An obsessive Bob Dylan fan deludes himself into justifying that Chrysler ad, in 5 steps

There wasn’t much to talk about in terms of football by the second half of last night’s Super Bowl. So the attention turned to the commercials, even more than usual. And one commercial that got tons of attention was an extended Chrysler ad featuring the usually-reclusive Bob Dylan telling us, in as many words — America rules. Buy an American car. Specifically, buy this Chrysler.

For Dylan-philes like myself, this was a somewhat disturbing sight to see. The man who never compromised (which, admittedly, is a romantic myth) was now just another rah-rah American corporate pitch man. But was it really that bad? Can a Dylan superfan actually justify this most egregious sell out?

1. He actually sold out a while ago

Back in 2004 Dylan teamed up with Victoria’s Secret, because nothing sells sexy lingerie like a 60-something dude with a pencil mustache. In terms of selling out, this was an inspired and hilarious choice, but it was still selling out.

2. The Chrysler ad was actually less offensive than the Chobani yogurt ad

It didn’t get as much attention, but if you’re going to be mad at a Dylan ad from yesterday, make it the clip that featured an essential “Blonde on Blonde” track “I Want You” in a dumb clip trying to sell you tainted yogurt. When I think of “I Want You,” I want to picture a strung out Dylan in Nashville recording at 3 a.m., not some bear destroying a convenience store. This commercial ruins a classic; the Chrysler ad just adds a little shame to a minor late-career song.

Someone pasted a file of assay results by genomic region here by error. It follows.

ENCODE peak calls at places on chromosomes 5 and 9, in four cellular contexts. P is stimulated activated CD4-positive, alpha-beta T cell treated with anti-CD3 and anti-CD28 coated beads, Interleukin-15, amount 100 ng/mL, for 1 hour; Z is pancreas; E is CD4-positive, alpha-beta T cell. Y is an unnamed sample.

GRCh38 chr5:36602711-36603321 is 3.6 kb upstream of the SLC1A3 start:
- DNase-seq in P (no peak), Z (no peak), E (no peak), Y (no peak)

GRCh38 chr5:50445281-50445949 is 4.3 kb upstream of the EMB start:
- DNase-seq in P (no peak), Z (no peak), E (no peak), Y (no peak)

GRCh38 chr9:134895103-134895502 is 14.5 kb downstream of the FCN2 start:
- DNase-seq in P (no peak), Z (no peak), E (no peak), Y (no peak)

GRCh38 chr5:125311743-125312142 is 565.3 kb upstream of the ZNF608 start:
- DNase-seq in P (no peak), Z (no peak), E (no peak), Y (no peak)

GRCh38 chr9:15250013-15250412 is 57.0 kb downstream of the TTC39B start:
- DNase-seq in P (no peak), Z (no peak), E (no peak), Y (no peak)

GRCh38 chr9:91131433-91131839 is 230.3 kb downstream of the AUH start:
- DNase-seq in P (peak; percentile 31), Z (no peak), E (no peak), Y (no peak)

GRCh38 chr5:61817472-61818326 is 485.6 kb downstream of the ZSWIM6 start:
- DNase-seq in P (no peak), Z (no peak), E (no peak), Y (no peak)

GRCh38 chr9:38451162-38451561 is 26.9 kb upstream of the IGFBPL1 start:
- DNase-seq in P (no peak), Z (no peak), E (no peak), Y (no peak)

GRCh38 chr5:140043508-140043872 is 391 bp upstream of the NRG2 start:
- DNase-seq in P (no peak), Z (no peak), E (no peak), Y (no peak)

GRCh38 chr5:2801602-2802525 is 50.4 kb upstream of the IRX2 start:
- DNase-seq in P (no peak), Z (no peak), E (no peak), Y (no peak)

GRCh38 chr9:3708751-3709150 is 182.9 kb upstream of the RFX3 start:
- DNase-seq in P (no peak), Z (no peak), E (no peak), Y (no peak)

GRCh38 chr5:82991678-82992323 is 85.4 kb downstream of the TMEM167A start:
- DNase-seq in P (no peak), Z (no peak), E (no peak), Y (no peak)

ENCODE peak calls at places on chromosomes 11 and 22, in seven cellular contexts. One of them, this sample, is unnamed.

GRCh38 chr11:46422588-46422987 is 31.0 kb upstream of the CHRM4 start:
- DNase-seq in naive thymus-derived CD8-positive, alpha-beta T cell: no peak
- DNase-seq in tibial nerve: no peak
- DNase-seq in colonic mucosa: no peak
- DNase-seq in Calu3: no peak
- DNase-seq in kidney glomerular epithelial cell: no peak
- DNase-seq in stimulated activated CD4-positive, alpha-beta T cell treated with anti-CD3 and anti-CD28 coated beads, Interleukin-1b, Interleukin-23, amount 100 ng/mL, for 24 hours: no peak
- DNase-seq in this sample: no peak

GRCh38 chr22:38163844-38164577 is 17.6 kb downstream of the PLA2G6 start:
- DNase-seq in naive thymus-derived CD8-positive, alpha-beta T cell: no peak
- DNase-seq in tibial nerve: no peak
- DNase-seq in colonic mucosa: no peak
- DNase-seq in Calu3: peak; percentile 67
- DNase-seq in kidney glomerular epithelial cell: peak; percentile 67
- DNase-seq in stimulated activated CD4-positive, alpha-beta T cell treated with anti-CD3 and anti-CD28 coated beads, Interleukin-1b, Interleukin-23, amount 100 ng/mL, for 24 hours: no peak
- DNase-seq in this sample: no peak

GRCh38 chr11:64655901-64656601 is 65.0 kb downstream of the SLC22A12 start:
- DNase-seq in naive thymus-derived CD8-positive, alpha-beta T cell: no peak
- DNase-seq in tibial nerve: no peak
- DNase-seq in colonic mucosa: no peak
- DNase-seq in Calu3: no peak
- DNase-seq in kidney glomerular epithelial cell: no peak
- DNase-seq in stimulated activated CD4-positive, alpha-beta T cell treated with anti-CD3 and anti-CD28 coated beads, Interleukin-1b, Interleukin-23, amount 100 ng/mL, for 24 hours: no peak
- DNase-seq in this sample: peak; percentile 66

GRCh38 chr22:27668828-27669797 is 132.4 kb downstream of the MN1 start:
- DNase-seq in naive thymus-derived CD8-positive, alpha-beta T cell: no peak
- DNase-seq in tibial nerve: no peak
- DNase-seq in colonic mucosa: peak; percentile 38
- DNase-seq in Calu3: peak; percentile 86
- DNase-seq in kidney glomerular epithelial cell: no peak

3. It was nice to actually hear his voice!

Anyone who’s seen Dylan on his Neverending Tour goes in with some expectations, chief among them: his voice is shot, it’s going to be difficult to recognize some songs thanks to new arrangements and he will not address the crowd at all. When have you actually heard the man speak over the past few years, save for Martin Scorsese’s “No Direction Home” documentary? Sure, I’d rather hear him say things that aren’t straight out of some jingoistic pitchman handbook, but still.

4. The man’s defining album is named after a highway, he owes it to the automobile industry.

His previous ad was for Cadillac. He’s simply working his way through American car brands, alphabetically.

5. Going corporate is the new going electric.

Or the new going country. Or the new going Christian. Or going Christmas. Just the latest in a career of keeping everyone off balance in an attempt to…

OK, I give up. This one cannot be explained away.

It’s easy to see without looking too far that not much is really sacred.

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